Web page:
Alexander McVey, a post-graduate student based in COSMIC (the School's Collaborative Optical Spectroscopy Micromanipulation & Imaging Centre), received second prize for his presentation of preliminary results from his PhD research, which is investigating the mechanisms behind the development of drug resistance in bacteria such as E. coli.
At the conference, Alexander's group also presented the results of the optimisation of its CARS system (coherent anti-Stokes Raman scattering), using polystyrene beads and the preliminary results of E. coli samples.
CARS is an innovative method of laser-based microscopy that was developed to study E. coli biofilm formation. It is a powerful, nonlinear optical imaging technique that uses the phenomenon of Raman scattering to specifically target a chemical bond within a sample to produce a light signal of different frequency to the incident laser beams. By targeting specific chemical bonds within the sample, the CARS method produces significantly less background signal than other laser microscopy methods, enhancing the quality of the image that can be obtained.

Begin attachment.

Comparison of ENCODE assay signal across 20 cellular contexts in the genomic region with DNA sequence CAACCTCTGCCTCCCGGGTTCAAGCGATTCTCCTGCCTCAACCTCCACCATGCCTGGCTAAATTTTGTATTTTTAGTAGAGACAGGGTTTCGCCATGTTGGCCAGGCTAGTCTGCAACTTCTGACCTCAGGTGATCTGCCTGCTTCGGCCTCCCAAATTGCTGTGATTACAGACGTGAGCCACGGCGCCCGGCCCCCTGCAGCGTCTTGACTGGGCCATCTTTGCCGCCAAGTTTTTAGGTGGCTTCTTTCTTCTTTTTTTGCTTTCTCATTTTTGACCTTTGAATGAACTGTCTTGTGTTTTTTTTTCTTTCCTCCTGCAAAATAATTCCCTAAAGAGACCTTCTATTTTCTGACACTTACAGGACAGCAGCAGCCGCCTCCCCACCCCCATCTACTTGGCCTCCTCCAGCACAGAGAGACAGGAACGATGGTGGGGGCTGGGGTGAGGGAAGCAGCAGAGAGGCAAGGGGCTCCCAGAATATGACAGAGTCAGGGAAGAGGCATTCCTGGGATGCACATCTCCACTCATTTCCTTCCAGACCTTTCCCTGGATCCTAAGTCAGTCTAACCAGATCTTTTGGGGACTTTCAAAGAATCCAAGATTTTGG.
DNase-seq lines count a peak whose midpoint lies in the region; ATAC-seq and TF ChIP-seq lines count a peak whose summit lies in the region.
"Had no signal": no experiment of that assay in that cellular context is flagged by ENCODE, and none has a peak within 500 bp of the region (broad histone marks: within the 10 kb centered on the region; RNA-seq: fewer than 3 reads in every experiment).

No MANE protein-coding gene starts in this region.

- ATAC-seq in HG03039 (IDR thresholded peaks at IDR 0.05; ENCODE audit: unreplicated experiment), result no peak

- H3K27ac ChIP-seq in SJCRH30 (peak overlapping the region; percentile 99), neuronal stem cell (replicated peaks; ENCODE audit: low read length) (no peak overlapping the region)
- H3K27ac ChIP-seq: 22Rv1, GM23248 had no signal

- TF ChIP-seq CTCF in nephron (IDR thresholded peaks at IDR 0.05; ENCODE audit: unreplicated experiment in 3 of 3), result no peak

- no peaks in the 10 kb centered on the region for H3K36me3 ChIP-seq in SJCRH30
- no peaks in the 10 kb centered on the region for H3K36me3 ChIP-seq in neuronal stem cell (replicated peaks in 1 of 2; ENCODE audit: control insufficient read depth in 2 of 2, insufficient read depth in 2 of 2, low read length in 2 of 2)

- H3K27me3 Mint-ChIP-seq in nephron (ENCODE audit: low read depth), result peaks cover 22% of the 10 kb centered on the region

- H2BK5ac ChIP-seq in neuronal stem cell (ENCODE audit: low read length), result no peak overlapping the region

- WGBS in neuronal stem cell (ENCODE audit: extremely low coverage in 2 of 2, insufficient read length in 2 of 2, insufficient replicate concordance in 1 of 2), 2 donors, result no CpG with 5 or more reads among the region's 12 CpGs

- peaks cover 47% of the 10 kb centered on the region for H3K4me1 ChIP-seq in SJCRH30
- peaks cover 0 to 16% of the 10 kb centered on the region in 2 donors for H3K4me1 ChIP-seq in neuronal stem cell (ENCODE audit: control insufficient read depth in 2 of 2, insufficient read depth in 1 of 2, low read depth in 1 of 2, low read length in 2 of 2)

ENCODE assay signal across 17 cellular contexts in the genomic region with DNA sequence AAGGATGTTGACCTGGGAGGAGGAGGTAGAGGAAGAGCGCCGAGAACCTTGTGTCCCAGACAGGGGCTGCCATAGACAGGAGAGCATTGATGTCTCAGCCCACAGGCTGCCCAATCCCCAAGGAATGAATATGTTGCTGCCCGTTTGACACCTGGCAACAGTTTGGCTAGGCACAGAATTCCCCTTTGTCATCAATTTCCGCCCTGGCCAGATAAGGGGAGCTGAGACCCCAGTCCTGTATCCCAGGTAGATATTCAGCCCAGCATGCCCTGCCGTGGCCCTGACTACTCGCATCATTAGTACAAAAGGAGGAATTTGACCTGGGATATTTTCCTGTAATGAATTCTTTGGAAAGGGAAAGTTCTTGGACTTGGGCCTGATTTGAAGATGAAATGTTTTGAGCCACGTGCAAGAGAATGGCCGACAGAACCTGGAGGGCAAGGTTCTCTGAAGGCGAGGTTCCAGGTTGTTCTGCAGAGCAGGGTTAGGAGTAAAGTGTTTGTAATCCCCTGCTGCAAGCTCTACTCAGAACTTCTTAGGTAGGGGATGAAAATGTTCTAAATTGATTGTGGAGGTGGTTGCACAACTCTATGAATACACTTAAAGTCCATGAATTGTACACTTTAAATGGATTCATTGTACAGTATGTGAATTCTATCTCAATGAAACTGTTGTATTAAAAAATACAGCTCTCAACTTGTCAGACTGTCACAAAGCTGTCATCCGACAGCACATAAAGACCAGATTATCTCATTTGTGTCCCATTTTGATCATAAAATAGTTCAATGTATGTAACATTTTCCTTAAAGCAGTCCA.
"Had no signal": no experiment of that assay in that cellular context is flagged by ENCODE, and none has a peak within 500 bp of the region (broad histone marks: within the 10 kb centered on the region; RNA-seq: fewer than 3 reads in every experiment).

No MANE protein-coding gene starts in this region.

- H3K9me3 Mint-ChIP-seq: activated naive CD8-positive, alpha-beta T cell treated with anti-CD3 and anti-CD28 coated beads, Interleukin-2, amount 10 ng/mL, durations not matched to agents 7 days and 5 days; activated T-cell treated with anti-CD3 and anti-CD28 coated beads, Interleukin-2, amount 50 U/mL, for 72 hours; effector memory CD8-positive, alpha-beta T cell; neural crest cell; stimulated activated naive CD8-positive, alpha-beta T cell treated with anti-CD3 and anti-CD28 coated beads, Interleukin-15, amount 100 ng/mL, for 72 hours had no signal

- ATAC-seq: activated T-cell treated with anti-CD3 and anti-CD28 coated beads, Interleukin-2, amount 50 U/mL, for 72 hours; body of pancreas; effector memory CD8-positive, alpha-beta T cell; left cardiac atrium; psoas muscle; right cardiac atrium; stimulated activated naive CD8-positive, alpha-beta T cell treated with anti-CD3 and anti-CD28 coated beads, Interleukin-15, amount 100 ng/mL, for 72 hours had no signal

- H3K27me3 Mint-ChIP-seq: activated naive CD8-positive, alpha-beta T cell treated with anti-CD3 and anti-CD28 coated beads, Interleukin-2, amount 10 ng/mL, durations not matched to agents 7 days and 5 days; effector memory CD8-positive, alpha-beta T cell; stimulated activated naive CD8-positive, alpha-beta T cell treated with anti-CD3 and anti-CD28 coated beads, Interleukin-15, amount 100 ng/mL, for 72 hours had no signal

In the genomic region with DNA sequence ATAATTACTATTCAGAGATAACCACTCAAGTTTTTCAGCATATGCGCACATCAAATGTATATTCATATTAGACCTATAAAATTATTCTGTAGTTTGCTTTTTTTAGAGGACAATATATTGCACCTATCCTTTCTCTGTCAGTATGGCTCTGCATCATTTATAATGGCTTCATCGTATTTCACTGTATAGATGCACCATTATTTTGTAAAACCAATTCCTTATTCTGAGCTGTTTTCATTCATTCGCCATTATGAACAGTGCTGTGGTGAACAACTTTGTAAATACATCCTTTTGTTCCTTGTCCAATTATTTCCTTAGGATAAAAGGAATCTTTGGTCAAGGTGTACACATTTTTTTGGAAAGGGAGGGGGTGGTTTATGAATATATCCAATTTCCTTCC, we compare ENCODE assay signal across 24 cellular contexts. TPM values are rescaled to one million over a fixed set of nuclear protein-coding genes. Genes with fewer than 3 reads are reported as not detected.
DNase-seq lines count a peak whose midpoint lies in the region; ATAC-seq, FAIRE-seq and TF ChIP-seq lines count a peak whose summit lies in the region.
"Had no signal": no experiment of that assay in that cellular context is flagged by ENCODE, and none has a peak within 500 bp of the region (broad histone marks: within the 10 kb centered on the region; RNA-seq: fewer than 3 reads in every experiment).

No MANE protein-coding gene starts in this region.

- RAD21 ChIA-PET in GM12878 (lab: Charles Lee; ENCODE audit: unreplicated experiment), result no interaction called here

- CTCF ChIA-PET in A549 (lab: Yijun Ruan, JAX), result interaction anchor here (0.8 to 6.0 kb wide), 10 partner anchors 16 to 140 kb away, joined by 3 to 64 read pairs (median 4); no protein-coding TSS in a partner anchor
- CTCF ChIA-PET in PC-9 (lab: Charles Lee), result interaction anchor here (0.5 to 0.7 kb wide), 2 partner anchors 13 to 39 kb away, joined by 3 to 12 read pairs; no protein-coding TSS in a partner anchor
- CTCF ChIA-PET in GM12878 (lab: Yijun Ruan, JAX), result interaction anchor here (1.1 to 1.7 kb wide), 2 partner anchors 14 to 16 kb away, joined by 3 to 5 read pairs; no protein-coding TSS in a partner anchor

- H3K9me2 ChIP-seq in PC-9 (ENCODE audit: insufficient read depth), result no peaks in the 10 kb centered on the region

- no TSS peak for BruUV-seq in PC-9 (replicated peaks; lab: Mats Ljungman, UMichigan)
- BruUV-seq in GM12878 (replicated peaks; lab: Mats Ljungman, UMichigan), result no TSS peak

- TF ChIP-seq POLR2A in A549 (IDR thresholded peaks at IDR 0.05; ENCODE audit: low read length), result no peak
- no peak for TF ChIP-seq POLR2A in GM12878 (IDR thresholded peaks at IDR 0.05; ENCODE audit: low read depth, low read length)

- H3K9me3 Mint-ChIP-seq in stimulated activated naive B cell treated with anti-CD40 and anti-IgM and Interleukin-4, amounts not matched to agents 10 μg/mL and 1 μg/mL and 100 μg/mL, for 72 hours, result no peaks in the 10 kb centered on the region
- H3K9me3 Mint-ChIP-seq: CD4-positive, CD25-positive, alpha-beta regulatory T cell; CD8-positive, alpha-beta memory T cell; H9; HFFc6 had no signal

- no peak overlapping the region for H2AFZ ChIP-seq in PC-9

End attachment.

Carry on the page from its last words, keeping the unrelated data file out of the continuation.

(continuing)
Alexander is currently working on developing CARS as a new method for imaging bacteria in a non-invasive fashion and without the need to introduce any external tags. As part of the effort to develop CARS, the group has been involved in a major new collaboration with Glasgow-based M Squared Lasers and the University's Division of Pathway Medicine.
INSPIRE is a SUPA (Scottish Universities Physics Alliance) led initiative designed to promote collaboration between physics academia and industry in Scotland. INSPIRE aims to provide studentships, staff exchanges and networking events, where physics and life sciences meet. The scheme is funded by the Scottish Funding Council Horizon Fund.
At the INSPIRE conference, all current SUPA postgraduate students who are funded through the INSPIRE programme can present their work to date.